Jamshed Arslan, Pharm D, PhD
In the United States, 1 in 8 women will be diagnosed with breast cancer in her lifetime.1 Despite the prevalence, cancer genesis is a mystery. The heterogeneity of cancers makes it difficult to study the precise mechanism of breast cancer development in vivo. Yet, research has shown that proteins containing a DNA/RNA-binding cold-shock domain, which have a fundamental role in DNA repair and mRNA transcription and translation, seem to play a key part in malignant transformation and invasiveness.
One such DNA/RNA-binding protein, YB-1, has previously been shown to contribute to the epithelial-mesenchymal transition and metastasis. YB-1 enhances translation of HIF1A and NFE2L2/NRF2 by binding to the 5’ untranslated region (UTR) of their mRNAs. However, studying different stages of breast cancer in vivo is challenging because of lack of human samples. A multicontinental team of researchers overcame this obstacle by transducing normal human mammary cells with a viral vector encoding a modified form of cell growth and maturation proteins, KRASG12D or myristoylated-AKT1 (myrAKT), and transplanting them into immunodeficient mice. In all these experiments, the in vivo transformation, growth, stress response, and metastasis were distinctly correlated with YB-1.
Knockout Validation. Western blot depicting YB-1 expression in lysates from HeLa parental cell line and YB-1 knockout (KO) cell line. After lysates were run, the membrane was probed for YB-1 using the primary antibody Rabbit Anti-Human YB-1 Polyclonal Antibody (Catalog # NBP1-97572) followed by secondary antibody HRP-conjugated Anti-Rabbit IgG (Catalog # HAF008). YB-1 was detected at ~49 kDa in the parental HeLa cell line but is not detectable in the KO HeLa cell line.
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KRAS-YB-1 Interaction in Breast Cancer Development
Before introducing viral vectors into cell lines and mice, the team established the association of KRAS and AKT1 with YB-1 and its target HIF1A using various breast cancer datasets. To determine the role of YB-1 in tumorigenesis and metastasis in vivo, a highly aggressive and invasive triple negative breast cancer (TNBC) cell line called MDA-MB-231, which contains KRAS-mutation and elevated YB-1 expression, was injected into immunodeficient mice. Using a short hairpin (sh)-mediated knockdown of YB-1, the researchers reduced the size and spread of tumors in vivo. Moreover, the immunohistochemical analyses of tumors from mice injected with a less aggressive breast cancer (T47D cells) transduced with KRASG12D, exhibited enhanced levels of YB-1, HIF1A and HIF1A-targets (G3BP1, CAIX). These data suggest that KRASG12D expression promotes YB-1 expression, which activates stress-related genes required for in vivo tumorigenesis.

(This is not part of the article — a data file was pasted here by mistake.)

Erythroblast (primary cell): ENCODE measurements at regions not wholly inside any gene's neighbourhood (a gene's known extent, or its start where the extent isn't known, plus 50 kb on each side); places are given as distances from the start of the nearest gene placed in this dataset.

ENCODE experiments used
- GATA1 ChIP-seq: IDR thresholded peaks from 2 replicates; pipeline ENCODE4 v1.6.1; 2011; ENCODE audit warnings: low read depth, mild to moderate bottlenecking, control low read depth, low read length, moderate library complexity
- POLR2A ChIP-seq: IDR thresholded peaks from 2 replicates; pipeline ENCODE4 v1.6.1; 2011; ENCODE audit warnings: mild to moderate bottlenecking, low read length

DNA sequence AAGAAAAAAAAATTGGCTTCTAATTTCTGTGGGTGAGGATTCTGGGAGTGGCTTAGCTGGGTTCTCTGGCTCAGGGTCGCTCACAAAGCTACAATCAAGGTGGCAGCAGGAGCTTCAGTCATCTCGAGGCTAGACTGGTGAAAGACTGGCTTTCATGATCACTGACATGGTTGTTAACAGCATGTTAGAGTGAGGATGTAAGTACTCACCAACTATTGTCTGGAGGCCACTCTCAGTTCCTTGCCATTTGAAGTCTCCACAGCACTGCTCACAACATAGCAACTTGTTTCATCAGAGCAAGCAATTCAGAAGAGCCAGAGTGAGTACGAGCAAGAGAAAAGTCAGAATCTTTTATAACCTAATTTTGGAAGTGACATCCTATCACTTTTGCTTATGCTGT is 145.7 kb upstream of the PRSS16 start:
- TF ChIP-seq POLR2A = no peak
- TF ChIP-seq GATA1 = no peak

To further elaborate the contribution of YB-1, the team introduced a doxycycline-inducible KRASG12D vector into normal human mammary cells, which were then injected into mice. Even when KRASG12D expression was stopped at two-weeks by removing doxycycline, the levels of YB-1 and its stress-related targets (HIF1A, G3BP1, CAIX) remained elevated. Injecting mice with mammary cells transduced first with shYB-1 and then with fluorescent-tagged KRASG12D produced smaller tumors with reduced levels of HIF1A, CAIX, VEGF, and a marker of blood vessels, CD34.
Taken together, these data indicate a critical role for YB-1 in KRAS-dependent breast cancer genesis. Next, the researchers investigated the relationship of YB-1 with AKT1 in tumor development.